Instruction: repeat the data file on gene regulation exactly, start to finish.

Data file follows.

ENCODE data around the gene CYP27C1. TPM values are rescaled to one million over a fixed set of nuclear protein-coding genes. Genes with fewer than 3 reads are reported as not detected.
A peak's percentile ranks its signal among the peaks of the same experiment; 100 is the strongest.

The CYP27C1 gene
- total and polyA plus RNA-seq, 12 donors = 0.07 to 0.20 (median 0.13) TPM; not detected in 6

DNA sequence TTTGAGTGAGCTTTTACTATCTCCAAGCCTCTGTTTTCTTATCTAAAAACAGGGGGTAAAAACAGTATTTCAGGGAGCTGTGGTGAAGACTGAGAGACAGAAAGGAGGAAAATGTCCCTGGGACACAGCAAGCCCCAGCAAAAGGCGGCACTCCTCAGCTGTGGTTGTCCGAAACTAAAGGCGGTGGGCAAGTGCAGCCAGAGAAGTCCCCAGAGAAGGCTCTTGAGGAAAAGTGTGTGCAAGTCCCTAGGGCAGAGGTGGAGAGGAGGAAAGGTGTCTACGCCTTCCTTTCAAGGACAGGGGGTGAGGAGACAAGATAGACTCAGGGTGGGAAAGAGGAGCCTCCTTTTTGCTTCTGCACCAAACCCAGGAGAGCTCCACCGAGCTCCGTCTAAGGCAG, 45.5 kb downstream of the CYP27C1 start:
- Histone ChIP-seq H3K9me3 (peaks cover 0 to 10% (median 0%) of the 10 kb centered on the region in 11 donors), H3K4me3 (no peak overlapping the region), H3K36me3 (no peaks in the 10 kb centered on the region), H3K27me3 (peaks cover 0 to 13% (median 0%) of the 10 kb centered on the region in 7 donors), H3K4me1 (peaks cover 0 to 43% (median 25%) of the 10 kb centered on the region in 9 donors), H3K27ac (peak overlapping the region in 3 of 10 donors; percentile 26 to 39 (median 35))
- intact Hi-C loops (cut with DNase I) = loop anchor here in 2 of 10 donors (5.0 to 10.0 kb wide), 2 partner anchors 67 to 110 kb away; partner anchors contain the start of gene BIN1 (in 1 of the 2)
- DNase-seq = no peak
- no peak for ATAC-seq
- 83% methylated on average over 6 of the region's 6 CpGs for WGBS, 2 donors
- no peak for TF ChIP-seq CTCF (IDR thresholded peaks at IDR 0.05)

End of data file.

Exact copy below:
ENCODE data around the gene CYP27C1. TPM values are rescaled to one million over a fixed set of nuclear protein-coding genes. Genes with fewer than 3 reads are reported as not detected.
A peak's percentile ranks its signal among the peaks of the same experiment; 100 is the strongest.

The CYP27C1 gene
- total and polyA plus RNA-seq, 12 donors = 0.07 to 0.20 (median 0.13) TPM; not detected in 6

DNA sequence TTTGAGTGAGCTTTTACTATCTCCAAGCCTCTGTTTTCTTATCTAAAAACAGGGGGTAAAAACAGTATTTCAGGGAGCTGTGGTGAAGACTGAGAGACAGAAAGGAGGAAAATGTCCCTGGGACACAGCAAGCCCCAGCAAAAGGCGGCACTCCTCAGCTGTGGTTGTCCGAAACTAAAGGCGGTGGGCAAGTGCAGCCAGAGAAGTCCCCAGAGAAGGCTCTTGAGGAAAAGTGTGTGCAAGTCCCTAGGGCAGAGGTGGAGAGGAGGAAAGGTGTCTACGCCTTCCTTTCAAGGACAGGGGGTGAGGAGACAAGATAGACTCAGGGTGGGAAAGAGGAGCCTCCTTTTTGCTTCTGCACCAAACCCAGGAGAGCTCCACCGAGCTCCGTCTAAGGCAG, 45.5 kb downstream of the CYP27C1 start:
- Histone ChIP-seq H3K9me3 (peaks cover 0 to 10% (median 0%) of the 10 kb centered on the region in 11 donors), H3K4me3 (no peak overlapping the region), H3K36me3 (no peaks in the 10 kb centered on the region), H3K27me3 (peaks cover 0 to 13% (median 0%) of the 10 kb centered on the region in 7 donors), H3K4me1 (peaks cover 0 to 43% (median 25%) of the 10 kb centered on the region in 9 donors), H3K27ac (peak overlapping the region in 3 of 10 donors; percentile 26 to 39 (median 35))
- intact Hi-C loops (cut with DNase I) = loop anchor here in 2 of 10 donors (5.0 to 10.0 kb wide), 2 partner anchors 67 to 110 kb away; partner anchors contain the start of gene BIN1 (in 1 of the 2)
- DNase-seq = no peak
- no peak for ATAC-seq
- 83% methylated on average over 6 of the region's 6 CpGs for WGBS, 2 donors
- no peak for TF ChIP-seq CTCF (IDR thresholded peaks at IDR 0.05)